Linden Lab and Transactions in Second Life

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Kyle Ackerman


As a creator of worlds, Richard Garriott has a kingly air – he is the sovereign of his fantasy worlds, just as Lord British reigns over the worlds in the Ultima series. By contrast, Philip Rosedale, the CEO of Linden Lab, comes across as the burgeoning Adam Smith of Second Life, a man more interested in shifting away from the monarchy of game design and creating an information and content-based economy.

Rosedale served as the Chief Technical Officer for RealNetworks for a few years in the late 1990s before starting on the path that led to Second Life. Some might dub Second Life a massively multiplayer online game, but it is one of the few such online spaces that doesn't come with a predetermined narrative and play style, like Star Wars Galaxies: An Empire Divided or City of Heroes do. At the same time, Second Life is a lot more than a glorified chat room and social space. When describing his creation, Rosedale sounds more like a student of the old West, the American frontier. As that might suggest, the conversation inevitably moves to the online land grab in Second Life.

Selling The Endless Frontier


Second Life is designed so that the game's residents provide the content, interactions and games that make the experience interesting. More importantly, Second Life supports an economic system that rewards residents for creating content, from objects that can be sold to whole islands with games. Of course, to run a nightclub or demolition derby, you'll need land. Fortunately, Second Life isn't bound by oceans that signify the end of available land. Each server maintains around sixteen acres of in-game real-estate, and servers can be tiled so that the world continues on in every direction. Should Linden Lab decide to open new servers in places such as Japan or South Korea, this setup could even create situations in which travelers cross cultural borders onto servers dominated by other languages and social groups.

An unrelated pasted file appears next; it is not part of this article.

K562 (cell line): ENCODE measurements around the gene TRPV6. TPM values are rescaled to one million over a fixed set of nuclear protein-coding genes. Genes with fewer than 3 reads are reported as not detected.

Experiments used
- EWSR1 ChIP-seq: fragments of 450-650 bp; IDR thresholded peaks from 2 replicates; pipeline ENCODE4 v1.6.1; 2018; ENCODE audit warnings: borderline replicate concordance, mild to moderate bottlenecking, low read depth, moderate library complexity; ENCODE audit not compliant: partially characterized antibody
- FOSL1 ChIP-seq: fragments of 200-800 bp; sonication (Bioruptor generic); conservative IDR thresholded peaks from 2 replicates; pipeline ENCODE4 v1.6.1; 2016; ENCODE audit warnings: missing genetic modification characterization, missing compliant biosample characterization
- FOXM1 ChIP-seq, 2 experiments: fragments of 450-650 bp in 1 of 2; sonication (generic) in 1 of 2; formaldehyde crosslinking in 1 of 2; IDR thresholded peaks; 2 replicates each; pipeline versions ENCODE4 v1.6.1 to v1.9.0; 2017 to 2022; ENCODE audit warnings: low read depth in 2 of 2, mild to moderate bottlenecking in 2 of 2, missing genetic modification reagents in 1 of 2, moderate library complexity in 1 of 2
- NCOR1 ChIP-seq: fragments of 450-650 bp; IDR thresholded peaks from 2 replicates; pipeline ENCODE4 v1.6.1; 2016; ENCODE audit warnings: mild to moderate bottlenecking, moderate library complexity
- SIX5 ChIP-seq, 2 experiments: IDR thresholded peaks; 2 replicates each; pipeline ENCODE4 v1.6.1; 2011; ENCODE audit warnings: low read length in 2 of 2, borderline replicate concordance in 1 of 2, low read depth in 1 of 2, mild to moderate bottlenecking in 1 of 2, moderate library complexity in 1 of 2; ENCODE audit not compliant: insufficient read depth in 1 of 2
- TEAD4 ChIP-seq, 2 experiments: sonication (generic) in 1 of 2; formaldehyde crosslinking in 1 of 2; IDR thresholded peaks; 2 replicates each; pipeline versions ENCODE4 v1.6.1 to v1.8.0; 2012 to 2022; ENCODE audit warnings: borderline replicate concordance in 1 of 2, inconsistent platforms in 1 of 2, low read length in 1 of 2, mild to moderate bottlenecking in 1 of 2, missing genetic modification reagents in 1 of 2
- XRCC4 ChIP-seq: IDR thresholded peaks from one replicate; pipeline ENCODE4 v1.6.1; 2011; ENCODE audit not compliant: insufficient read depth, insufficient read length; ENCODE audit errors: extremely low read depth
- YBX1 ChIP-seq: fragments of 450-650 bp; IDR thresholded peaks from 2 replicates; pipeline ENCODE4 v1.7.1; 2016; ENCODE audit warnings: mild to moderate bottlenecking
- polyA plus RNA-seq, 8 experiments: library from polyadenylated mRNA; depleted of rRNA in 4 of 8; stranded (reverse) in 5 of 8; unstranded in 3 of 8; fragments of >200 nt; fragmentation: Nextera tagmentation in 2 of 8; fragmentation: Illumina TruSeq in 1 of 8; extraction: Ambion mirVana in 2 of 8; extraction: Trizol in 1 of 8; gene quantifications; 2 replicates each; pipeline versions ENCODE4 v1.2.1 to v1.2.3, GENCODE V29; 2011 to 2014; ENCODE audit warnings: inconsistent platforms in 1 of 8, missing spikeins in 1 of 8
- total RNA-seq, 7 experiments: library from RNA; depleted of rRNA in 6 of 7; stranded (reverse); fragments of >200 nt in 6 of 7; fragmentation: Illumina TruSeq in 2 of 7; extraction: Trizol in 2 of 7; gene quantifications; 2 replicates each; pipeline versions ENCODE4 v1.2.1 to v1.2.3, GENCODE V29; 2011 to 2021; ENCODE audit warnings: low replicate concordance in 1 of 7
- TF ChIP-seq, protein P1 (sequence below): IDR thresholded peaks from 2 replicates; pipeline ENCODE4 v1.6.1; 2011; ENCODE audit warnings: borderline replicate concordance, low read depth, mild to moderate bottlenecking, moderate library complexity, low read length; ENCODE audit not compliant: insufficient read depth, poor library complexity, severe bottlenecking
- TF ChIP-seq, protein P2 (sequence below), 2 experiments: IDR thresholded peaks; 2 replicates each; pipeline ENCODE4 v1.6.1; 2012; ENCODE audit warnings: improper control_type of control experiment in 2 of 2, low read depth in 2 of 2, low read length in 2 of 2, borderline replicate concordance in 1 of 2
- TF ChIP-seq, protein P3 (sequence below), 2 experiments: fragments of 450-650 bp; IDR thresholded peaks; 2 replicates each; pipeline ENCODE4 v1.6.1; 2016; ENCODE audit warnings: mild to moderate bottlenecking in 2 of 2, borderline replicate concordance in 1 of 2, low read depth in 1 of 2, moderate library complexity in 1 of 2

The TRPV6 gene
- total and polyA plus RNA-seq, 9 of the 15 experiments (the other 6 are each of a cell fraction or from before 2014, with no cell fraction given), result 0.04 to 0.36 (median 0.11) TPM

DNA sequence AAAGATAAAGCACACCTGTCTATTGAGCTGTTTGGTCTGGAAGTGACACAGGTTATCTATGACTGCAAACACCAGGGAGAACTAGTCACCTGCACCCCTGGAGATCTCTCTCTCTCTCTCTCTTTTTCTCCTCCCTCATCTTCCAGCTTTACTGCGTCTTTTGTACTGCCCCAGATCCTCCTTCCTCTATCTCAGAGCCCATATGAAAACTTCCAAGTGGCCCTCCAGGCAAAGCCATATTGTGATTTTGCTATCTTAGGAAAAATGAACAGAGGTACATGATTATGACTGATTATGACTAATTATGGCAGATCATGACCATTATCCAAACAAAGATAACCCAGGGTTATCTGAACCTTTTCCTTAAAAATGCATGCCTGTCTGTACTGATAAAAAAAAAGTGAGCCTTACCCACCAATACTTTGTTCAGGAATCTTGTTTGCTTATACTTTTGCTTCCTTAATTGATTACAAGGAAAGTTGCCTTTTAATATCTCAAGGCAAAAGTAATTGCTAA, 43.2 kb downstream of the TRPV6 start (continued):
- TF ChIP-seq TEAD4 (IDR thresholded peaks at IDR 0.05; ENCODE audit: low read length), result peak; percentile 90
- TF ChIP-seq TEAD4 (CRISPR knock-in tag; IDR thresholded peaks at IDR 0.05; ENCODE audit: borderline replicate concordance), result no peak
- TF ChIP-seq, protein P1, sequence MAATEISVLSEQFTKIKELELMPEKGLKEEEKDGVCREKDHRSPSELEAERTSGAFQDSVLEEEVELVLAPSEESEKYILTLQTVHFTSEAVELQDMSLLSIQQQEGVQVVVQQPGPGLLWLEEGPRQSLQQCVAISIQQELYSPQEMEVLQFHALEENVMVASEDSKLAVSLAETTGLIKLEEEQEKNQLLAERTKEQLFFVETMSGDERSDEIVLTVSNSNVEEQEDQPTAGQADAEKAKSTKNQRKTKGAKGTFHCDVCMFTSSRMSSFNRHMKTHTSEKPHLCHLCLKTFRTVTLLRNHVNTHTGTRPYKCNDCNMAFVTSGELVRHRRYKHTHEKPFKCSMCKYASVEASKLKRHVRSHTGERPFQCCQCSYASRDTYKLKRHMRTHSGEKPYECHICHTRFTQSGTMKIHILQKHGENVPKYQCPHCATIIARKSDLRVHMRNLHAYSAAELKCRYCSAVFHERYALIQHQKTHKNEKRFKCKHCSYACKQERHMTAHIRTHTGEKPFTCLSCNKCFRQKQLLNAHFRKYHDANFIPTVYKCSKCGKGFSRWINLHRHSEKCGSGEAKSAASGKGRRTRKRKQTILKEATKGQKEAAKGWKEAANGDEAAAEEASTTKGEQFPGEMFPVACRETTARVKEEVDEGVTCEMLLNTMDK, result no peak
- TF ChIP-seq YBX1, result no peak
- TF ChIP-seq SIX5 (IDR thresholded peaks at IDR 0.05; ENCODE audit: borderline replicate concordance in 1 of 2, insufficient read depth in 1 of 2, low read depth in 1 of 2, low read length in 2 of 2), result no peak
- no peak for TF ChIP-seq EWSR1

For now, Linden Lab substantially derives its income from the sales of land, and around 3,300 parcels of land have sold so far, ranging from tiny plots to private, virtual islands that take up an entire server. To join Second Life requires a one-time fee just under $10, but to be a land holder requires just under $10 per month. Parcels of land are auctioned off for a one time fee (in Linden Dollars or US Dollars), and then require a monthly maintenance fee (of around $25 per month per acre, minus the $10 land-holding fee, with discounts for volume). That actually makes a lot of sense if you think of Linden Lab as a hosting provider – they are, essentially, providing bandwidth and renting out servers installed with the Second Life software.